Why do we need fat?
Fats are necessary for the absorption of several essential vitamins and are used for the storage of metabolic energy. Fats insulate and cushion internal organs, regulate body temperature, maintain healthy skin and hair, and promote cellular function. Fats also act as a buffer, allowing our bodies to absorb diseases or toxins, diverting them away from internal organs until the problematic substances can be expelled. Similarly to the amino acids found in proteins, two of the fatty acids our body requires cannot be biosynthesized, so we must consume them through our diets. When burned by our cells as fuel, fats yield nine calories per gram, more than double the other macronutrients.
Why do we need starch?
Starches are a type of polysaccharide produced by most green plants as their primary energy store. Also known as complex carbohydrates, they are the main source of energy in our diets. Unlike with proteins and fats, there are no starches which we must consume because our bodies cannot synthesize them. Nonetheless, almost half of the calories we eat each day should come from starch. As our main source of fuel, starches are converted to energy by our cells at a rate of four calories per gram.
Why do we need fiber?
Fiber is another type of polysaccharide, which acts as the structural component of most green plants. These complex carbohydrates, unlike starches, are not fully absorbable by our bodies. Nonetheless, dietary fiber has the essential function of regulating our gastrointestinal system to promote the digestion and absorption of the other nutrients. Cellulose fiber is not convertible to energy because the human body lacks the enzymes to break it down. Instead, cellulose serves a bulking function which helps pace our digestive tract. Other types of fiber are fermentable by the bacteria in our digestive system. When broken down these types of dietary fiber can regulate the absorption of sugars or be converted to energy themselves. When fiber is metabolized by our cells, it will yield four calories per gram.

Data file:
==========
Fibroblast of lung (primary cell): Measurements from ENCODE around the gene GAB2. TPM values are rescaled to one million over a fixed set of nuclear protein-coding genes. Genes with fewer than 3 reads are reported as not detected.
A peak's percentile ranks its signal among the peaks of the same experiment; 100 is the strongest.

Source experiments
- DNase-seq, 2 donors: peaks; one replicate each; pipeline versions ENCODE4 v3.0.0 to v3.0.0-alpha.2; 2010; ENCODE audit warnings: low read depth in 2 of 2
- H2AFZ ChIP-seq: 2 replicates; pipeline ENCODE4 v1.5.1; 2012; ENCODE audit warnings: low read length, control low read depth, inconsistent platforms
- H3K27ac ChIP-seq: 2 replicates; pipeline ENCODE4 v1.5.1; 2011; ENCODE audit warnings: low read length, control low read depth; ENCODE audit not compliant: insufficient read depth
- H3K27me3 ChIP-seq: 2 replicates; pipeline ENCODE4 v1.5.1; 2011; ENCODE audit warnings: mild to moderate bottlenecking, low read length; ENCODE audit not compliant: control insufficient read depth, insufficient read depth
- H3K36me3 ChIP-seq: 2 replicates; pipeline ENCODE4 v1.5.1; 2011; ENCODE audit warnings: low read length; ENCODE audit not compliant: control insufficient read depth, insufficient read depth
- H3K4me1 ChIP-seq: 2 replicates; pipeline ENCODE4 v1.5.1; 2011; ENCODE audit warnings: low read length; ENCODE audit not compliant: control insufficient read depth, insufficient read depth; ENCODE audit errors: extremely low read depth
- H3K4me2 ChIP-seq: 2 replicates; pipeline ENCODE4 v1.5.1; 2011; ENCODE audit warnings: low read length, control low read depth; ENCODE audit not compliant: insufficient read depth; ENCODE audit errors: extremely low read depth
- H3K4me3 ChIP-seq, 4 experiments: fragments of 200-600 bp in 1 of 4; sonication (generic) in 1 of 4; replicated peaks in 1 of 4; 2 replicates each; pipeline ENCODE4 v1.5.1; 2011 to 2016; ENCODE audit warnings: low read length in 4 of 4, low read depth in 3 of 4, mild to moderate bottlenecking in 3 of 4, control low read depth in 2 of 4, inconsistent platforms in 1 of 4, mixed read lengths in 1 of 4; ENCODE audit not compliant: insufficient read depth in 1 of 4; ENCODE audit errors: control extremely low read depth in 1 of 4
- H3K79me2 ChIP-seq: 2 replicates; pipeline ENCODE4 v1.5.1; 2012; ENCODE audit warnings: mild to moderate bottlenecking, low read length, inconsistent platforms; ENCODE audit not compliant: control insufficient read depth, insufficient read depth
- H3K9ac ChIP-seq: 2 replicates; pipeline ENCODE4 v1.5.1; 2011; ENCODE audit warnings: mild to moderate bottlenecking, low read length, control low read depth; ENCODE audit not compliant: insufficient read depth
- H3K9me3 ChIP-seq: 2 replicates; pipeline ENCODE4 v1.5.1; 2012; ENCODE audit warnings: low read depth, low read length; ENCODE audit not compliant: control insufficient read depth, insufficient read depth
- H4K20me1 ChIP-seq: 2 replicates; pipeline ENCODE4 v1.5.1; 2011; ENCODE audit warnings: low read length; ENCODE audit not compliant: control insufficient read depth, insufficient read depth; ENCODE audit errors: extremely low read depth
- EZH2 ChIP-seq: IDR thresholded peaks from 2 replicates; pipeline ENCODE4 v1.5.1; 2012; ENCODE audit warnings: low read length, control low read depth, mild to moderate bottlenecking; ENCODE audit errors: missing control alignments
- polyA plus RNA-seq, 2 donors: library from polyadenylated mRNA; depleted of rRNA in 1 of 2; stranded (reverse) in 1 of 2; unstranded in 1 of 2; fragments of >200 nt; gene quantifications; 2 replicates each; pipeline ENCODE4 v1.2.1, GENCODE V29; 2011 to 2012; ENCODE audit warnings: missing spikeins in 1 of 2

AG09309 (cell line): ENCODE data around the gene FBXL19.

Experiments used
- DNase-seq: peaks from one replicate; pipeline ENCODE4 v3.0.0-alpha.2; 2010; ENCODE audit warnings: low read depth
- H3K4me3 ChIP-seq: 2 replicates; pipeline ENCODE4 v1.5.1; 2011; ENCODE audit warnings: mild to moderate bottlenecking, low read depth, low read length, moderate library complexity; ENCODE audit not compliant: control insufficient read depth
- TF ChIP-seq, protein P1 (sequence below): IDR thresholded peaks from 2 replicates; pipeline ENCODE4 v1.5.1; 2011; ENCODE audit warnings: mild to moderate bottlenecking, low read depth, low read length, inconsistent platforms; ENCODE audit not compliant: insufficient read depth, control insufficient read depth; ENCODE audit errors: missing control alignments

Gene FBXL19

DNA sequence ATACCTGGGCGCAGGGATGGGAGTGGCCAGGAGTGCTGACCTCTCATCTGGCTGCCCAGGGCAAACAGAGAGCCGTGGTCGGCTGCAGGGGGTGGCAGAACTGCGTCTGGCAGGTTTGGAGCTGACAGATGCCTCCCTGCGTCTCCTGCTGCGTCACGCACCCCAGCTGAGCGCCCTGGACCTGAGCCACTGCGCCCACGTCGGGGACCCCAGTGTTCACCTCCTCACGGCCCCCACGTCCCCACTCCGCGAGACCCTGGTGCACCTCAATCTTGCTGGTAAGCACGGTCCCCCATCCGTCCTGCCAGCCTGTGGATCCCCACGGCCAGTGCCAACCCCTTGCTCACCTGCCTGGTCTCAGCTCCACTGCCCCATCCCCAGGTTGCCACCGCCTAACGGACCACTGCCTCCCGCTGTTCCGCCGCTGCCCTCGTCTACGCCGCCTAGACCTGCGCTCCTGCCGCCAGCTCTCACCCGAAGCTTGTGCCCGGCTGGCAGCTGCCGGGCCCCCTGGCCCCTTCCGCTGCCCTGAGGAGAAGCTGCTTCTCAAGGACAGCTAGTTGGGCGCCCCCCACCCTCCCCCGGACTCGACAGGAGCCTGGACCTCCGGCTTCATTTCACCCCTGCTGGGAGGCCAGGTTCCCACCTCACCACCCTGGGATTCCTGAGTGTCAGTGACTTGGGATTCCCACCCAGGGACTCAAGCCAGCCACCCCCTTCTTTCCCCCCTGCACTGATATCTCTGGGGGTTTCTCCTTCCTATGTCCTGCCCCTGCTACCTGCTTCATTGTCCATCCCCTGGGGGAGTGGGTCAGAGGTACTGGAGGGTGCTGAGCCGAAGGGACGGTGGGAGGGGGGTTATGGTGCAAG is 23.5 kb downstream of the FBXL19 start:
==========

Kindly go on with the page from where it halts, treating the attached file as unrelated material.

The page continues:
Why do we need water?
Water is essential for life. It is the most abundant molecule in our bodies, accounting for about 60% of our weight. We often say we are “made of water,” but it might be more accurate to say humans are “made out of, through, with, in, on and around water.” All of the body’s major functions involve water, it is the primary ingredient in the blood that moves through our circulatory systems, and all the metabolic reactions that occur in our cells require it. Water is continuously excreted from our bodies and so it is necessary to regularly rehydrate. To replenish those lost liquids, in addition to what we drink in beverages every day, 60% of the food we eat, by weight, should be water. Water is unique among the macronutrients because it does not contain any calories. However, as with all macronutrients, maintaining a balanced water consumption is essential.
Why do we need sugar?
Sugars are monosaccharides and disaccharides, which are also known as simple carbohydrates. They are readily absorbed by humans and used as a source of energy. Glucose is metabolized by nearly all known organisms. Known as a ubiquitous fuel, glucose acts as blood sugar in our bodies. Sucrose and fructose are secondary energy stores of many green plants, found in their roots, fruits and nectars. Lactose is found in the milk of mammals, but unlike the other simple carbohydrates, it requires a unique enzyme to be digested. Different sugars are absorbed by the gastrointestinal tract at varying paces, but when they are metabolized by our cells, it occurs at a rate of four calories per gram.